The US’ public higher education system has engaged in an “un-excellence initiative” that will lead to a drop in the quality of its universities, a leading international higher education scholar has claimed.
Philip Altbach (pictured), research professor in higher education at Boston College, said that budget cuts to state-funded institutions in the US will “catch up with us pretty soon in terms of the general excellence [of institutions] and maybe their place in the rankings”. He added: “You can’t starve a [higher education] system”.
According to US thinktank the Center on Budget and Policy Priorities, 47 states in America spent less per student on higher education during the 2014-15 academic year than they did before the global recession and 31 states have cut the budget for universities by more than 20 per cent. In the past year, 13 states have further cut higher education funding, it claimed.
Earlier this year, Scott Walker, the governor of Wisconsin, signed a new state budget cutting $250 million (£161 million) from Wisconsin’s education system and removing from state law tenure protection for professors at the institutions.
The California State University system’s budget also fell by $900 million, or 27 per cent, between 2008 and 2012. Funding for the state’s public institutions has increased since then, but Professor Altbach said that the universities are still vulnerable.
Speaking in an interview with Times Higher Education, he said: “In some ways the US, in the last few years, has been engaged in what I call an un-excellence initiative in our public higher education system.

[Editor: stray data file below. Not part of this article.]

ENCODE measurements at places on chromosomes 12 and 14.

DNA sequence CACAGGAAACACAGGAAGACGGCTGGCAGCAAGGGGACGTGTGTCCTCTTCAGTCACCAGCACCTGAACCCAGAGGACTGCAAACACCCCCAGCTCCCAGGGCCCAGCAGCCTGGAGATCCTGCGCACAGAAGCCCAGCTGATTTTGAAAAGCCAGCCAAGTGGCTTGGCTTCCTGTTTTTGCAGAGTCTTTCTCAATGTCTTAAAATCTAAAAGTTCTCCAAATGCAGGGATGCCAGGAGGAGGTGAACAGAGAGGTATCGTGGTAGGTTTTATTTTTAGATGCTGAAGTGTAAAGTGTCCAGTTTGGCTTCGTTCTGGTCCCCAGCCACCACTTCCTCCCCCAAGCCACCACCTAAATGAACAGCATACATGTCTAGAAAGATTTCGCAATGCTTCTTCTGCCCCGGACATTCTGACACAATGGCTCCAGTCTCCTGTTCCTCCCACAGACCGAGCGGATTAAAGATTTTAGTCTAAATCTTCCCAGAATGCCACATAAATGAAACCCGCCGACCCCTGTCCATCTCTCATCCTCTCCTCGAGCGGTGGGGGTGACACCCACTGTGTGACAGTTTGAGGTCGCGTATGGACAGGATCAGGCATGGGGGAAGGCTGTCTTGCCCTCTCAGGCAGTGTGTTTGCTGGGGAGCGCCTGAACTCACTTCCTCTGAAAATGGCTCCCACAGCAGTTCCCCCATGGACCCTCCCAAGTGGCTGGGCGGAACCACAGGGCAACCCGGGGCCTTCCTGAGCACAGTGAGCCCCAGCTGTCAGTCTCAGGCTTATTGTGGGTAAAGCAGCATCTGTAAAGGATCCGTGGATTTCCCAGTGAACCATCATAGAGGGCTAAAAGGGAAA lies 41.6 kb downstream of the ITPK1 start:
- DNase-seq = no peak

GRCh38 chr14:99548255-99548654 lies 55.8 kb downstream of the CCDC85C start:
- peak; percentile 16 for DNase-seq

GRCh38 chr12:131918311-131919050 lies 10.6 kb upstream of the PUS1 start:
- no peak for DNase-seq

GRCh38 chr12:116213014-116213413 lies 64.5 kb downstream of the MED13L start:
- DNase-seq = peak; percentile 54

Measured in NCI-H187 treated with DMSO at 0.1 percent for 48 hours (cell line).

“The US system is quite stable and it takes a long time to significantly damage a university that has been built up and has been quite successful over a century. But we’re doing our best to make them not as good as they once were.”
Professor Altbach also commented on Japan’s higher education system, which he said has an “OK” level of funding “but not enough to get [the universities] to top class [level]”. He criticised the country’s decision to concentrate funding on science, technology, engineering and mathematics subjects at the expense of the humanities and social sciences.
Twenty-six universities in the country have confirmed that they will either close or scale back humanities and social science faculties, after the education minister told them to “serve areas that better meet society’s needs”.
“That’s a common general direction for higher education funding around the world and particularly of some of the excellence initiatives, but the Japanese seem to be doing it in a very thorough and long-term way, and I think that’s a mistake because universities should be well-rounded institutions and offer all disciplines,” he said.
He added that it is too early to expect any results from Japan’s Super Global Universities project, which began last year and is designed to increase the number of foreign professors and foreign students at the country’s top research institutions.